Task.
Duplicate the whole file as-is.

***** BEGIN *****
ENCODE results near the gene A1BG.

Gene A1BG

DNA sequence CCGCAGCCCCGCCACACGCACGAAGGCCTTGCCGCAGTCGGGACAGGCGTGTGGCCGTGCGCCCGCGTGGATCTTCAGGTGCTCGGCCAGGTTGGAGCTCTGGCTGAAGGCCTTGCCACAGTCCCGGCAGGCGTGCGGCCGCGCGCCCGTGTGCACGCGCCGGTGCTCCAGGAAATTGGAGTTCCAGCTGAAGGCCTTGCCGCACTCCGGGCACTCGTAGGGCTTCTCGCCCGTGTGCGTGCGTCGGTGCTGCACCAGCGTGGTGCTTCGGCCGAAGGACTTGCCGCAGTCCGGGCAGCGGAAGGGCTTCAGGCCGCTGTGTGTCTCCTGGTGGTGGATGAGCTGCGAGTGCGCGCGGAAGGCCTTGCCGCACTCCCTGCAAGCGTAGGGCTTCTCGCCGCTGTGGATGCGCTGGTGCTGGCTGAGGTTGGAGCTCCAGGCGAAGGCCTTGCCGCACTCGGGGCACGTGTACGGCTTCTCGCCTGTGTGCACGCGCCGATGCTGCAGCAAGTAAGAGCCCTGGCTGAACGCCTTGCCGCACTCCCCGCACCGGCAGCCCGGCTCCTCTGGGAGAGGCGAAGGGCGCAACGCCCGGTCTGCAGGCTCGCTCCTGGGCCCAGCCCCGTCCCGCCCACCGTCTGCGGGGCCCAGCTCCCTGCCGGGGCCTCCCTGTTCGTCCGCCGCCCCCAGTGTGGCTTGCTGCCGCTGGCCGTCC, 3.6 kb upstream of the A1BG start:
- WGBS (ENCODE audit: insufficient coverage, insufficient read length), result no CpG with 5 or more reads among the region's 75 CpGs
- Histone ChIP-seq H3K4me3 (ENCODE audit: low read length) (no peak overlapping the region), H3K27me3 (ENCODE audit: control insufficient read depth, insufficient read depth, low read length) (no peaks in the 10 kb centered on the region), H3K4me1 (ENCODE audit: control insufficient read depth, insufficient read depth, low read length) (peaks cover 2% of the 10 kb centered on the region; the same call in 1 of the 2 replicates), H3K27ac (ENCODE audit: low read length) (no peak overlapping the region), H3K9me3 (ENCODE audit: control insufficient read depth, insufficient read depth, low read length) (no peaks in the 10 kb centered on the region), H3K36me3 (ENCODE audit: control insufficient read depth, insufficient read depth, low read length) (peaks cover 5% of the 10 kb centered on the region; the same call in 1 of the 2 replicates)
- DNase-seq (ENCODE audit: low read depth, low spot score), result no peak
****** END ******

ENCODE results near the gene A1BG.

Gene A1BG

DNA sequence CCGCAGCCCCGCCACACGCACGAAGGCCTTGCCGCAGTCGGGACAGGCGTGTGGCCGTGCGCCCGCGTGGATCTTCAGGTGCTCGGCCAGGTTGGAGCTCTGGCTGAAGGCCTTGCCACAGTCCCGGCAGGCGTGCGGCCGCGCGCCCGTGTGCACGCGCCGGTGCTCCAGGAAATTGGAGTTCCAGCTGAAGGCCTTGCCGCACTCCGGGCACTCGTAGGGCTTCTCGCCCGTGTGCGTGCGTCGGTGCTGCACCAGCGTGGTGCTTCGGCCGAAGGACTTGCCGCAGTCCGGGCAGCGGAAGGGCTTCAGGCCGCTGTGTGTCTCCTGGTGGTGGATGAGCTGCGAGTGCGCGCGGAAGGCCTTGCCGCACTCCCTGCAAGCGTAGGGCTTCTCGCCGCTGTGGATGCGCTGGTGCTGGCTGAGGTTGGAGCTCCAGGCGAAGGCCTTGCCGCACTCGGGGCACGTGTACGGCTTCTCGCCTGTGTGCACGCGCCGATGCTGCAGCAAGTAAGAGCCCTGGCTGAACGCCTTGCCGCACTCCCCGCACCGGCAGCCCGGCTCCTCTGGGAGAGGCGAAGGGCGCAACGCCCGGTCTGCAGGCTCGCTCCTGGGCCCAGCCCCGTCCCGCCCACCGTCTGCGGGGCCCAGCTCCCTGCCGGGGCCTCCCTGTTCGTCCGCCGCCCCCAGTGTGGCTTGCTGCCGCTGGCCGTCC, 3.6 kb upstream of the A1BG start:
- WGBS (ENCODE audit: insufficient coverage, insufficient read length), result no CpG with 5 or more reads among the region's 75 CpGs
- Histone ChIP-seq H3K4me3 (ENCODE audit: low read length) (no peak overlapping the region), H3K27me3 (ENCODE audit: control insufficient read depth, insufficient read depth, low read length) (no peaks in the 10 kb centered on the region), H3K4me1 (ENCODE audit: control insufficient read depth, insufficient read depth, low read length) (peaks cover 2% of the 10 kb centered on the region; the same call in 1 of the 2 replicates), H3K27ac (ENCODE audit: low read length) (no peak overlapping the region), H3K9me3 (ENCODE audit: control insufficient read depth, insufficient read depth, low read length) (no peaks in the 10 kb centered on the region), H3K36me3 (ENCODE audit: control insufficient read depth, insufficient read depth, low read length) (peaks cover 5% of the 10 kb centered on the region; the same call in 1 of the 2 replicates)
- DNase-seq (ENCODE audit: low read depth, low spot score), result no peak